Talk to multiple window repair contractors to find the best price on the installation and the glass itself. Also, talk to the contractor about any tips on removing and replacing the sash into your window opening. This will help you determine if the project is beyond your skill. Keep in mind, as well, that some manufacturers won’t honor warranties unless the window is installed by a professional. Having a contractor come to your home may double or triple the cost of the repair, but in many cases, it’s still worth it. Your new window should last you a long time, and it’ll save you a bunch of time and headaches.

The Cost of Repairing Double-Paned Windows

Knowing that the price of repairing your double-paned window can vary probably doesn’t give you a definite idea of what to expect. The glass itself may range from $30 to well over $100. Having a window specialist install the window at his or her shop is probably going to set you back at least another $30 to $60, and if you need to have someone come out to your home to replace a quality, double-paned window, plan on the total repair cost to easily surpass the $200 mark.

Other Problems 

Of course, having your kid throw a hardball through the window isn’t the only thing that can go wrong with your double-paned windows. Through age and high moisture content, the factory seal can become broken on its accord. Often, your window will fog up when this has happened. You’ll still need to have the window repaired by a specialist to regain the seal, but sometimes this can be done without removing the window from the sash. With this time of disrepair, in particular, you should first check to see if the window is under warranty before hiring the services of a window repair contractor.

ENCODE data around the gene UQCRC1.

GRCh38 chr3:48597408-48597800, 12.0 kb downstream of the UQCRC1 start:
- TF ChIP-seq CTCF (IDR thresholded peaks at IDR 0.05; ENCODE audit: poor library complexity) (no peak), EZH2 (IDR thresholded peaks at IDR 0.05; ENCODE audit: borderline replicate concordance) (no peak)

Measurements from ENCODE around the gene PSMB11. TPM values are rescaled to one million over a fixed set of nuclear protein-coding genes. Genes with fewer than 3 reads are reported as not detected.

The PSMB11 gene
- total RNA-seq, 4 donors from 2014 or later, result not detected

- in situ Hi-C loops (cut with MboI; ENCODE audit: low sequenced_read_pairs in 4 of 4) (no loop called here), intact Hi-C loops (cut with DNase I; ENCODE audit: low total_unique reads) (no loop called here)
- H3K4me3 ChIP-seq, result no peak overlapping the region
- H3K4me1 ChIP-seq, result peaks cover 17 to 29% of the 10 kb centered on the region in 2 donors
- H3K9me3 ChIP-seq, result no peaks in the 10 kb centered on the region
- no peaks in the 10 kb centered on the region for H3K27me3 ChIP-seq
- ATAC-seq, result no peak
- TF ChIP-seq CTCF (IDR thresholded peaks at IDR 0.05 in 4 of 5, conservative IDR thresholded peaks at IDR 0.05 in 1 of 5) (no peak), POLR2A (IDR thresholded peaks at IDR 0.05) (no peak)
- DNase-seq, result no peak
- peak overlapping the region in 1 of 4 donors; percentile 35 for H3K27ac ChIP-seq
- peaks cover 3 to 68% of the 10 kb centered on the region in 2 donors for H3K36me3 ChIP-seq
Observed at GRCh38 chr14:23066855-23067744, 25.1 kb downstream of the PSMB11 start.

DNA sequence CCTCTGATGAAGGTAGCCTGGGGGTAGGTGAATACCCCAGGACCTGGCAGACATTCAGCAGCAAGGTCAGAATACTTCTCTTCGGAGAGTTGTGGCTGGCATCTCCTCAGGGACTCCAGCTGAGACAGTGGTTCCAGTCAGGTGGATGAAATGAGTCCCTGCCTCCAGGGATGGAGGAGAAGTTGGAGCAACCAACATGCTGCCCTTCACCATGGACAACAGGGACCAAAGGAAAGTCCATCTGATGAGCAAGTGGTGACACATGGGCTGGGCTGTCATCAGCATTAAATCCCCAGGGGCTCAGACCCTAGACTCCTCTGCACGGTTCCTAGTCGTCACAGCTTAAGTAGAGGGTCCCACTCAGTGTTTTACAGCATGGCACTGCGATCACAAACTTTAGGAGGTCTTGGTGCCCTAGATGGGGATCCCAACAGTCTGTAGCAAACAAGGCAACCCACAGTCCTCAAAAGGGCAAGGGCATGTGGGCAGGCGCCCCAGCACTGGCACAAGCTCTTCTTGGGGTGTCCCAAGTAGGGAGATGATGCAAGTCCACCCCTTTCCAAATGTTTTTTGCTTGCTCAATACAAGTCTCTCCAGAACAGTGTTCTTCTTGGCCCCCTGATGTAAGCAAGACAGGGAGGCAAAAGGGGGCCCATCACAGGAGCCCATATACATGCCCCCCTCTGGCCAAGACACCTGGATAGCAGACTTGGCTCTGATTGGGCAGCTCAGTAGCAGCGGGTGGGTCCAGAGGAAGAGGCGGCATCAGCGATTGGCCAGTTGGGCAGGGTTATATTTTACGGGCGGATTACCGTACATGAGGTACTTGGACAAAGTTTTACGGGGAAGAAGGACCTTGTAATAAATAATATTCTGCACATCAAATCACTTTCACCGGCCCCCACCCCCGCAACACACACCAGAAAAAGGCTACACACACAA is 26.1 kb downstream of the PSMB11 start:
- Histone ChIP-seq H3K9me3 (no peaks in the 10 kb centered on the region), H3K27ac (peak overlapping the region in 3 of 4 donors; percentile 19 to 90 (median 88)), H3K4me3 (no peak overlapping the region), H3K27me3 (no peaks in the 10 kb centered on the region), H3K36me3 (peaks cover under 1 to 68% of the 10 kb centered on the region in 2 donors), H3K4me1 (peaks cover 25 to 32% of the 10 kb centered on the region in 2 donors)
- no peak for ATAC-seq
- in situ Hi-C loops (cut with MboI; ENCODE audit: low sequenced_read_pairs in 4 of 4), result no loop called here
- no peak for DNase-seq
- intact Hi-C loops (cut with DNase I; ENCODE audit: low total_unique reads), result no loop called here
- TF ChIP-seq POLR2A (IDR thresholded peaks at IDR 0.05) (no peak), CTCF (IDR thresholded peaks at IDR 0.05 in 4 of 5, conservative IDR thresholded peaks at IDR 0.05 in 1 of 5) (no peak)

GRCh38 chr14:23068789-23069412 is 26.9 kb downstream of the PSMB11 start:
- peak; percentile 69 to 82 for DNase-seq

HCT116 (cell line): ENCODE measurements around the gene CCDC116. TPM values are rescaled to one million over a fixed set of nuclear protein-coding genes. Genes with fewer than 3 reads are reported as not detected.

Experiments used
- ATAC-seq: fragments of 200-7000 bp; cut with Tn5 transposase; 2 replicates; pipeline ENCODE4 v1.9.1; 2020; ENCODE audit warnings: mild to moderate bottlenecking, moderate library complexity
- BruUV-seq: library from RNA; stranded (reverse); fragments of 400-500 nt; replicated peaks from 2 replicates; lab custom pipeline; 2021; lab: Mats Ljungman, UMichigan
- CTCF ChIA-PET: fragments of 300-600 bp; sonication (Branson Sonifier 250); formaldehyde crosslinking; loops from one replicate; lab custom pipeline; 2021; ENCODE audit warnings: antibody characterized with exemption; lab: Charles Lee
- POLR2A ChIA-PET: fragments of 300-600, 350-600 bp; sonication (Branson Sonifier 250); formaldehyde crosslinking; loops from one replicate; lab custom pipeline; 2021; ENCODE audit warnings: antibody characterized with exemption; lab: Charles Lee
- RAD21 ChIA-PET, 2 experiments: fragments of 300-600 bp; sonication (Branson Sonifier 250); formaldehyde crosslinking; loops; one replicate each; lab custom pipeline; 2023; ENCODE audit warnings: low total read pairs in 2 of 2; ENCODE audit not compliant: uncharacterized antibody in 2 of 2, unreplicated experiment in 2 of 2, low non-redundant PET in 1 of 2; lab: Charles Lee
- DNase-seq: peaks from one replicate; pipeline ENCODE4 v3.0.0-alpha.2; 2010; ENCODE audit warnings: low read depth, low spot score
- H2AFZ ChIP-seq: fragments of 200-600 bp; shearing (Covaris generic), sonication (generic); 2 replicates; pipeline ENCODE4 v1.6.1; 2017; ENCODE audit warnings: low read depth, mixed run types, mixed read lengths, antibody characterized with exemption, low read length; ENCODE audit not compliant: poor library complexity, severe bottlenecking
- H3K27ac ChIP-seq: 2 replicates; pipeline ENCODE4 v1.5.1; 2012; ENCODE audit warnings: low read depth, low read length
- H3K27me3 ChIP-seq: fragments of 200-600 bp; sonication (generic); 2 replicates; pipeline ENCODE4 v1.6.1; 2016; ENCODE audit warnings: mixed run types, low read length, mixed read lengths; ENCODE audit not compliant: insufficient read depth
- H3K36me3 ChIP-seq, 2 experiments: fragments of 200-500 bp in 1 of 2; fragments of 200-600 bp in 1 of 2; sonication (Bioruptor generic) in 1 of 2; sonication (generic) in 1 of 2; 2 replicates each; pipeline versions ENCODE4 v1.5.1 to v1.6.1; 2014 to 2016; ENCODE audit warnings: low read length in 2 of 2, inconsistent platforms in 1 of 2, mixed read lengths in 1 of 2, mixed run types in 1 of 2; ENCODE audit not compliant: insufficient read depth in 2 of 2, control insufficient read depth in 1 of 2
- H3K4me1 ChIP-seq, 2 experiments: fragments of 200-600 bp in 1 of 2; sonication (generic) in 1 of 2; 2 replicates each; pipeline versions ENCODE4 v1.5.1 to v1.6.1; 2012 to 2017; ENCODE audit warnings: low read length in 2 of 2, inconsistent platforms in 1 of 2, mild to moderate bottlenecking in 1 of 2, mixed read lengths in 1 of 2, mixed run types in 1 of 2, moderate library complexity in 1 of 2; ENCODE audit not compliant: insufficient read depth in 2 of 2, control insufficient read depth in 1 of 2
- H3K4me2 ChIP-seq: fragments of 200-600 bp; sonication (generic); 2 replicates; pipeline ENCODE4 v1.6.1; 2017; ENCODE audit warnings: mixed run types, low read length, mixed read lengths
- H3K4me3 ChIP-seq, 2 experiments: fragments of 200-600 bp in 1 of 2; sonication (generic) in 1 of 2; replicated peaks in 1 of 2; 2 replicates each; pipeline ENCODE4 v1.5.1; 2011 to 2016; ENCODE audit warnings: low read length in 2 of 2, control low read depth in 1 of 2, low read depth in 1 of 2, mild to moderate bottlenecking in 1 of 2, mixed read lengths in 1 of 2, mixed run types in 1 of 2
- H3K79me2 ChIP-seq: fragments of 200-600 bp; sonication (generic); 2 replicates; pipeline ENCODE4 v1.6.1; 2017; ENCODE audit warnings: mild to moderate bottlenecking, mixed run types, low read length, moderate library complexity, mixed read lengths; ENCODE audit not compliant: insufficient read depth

Install Window Hardware

Before you can install window hardware, you must first choose the window hardware that’s best for your windows. This may sound like an easier job than what it actually is. By the time you’ve selected a double-glazed, low E glass replacement window, you’ll probably feel like you’ve made all the decisions you need, when you’ve just scratched the surface. Window design and hardware have more options than window glaze, and the choices are a lot less cut and dry. Some designs are more complicated but allow for greater window operating flexibility. Simpler designs, on the other hand, may have fewer parts that can deteriorate and require repair.

Window Hardware Basics
This is far from a comprehensive list, but here are a few common window hardware items that you may be dealing with, depending on the type of window you decide you want. Most homeowners, naturally, are looking for window hardware and window companies that will install windows that have the least likelihood of falling into disrepair.

  • A crank arm is a finger-length rod used to open steel case windows.
  • A butterfly window-opening device is similar to a crank arm but smaller and ideal for windows that have shades that hang inside the sill. This device can be a straight arm or rounded.
  • Window locks and latches can be sliding locks, padlocks, hook locks, or key locks.
  • Window sash and balance design that keeps your sliding window operating smoothly.

Window Hardware Professionals
Any number of people can offer advice on your window hardware. Even your neighbor probably has a reasonable amount of experience with different windows throughout the years. Architects have a general knowledge of home structural design, including windows, but probably lack the specific expertise to choose between different window hardware options. Interior designers are great sources of information and advice on any number of home design options, but you’ll need to find a designer who has knowledge in the function and performance of window hardware, not just its appearance. Window installation professionals are probably your best bet for an expert opinion on window hardware.

Curtain Hardware/Drapery Hardware
Hardware of this type is also sometimes referred to simply as window treatment hardware. As counterintuitive as it may seem, there are probably more types of curtain and drapery hardware available than standard window hardware. The reason for this is simple. More than a simple curtain rod, many homeowners want their curtain hardware to be invisible. Holdbacks, swag holders, and drapery pins are just some of the mechanisms that can create invisible curtain hardware. Even visible or partially visible curtain and drapery hardware is available in a number of different designs and finishes to match your home decor.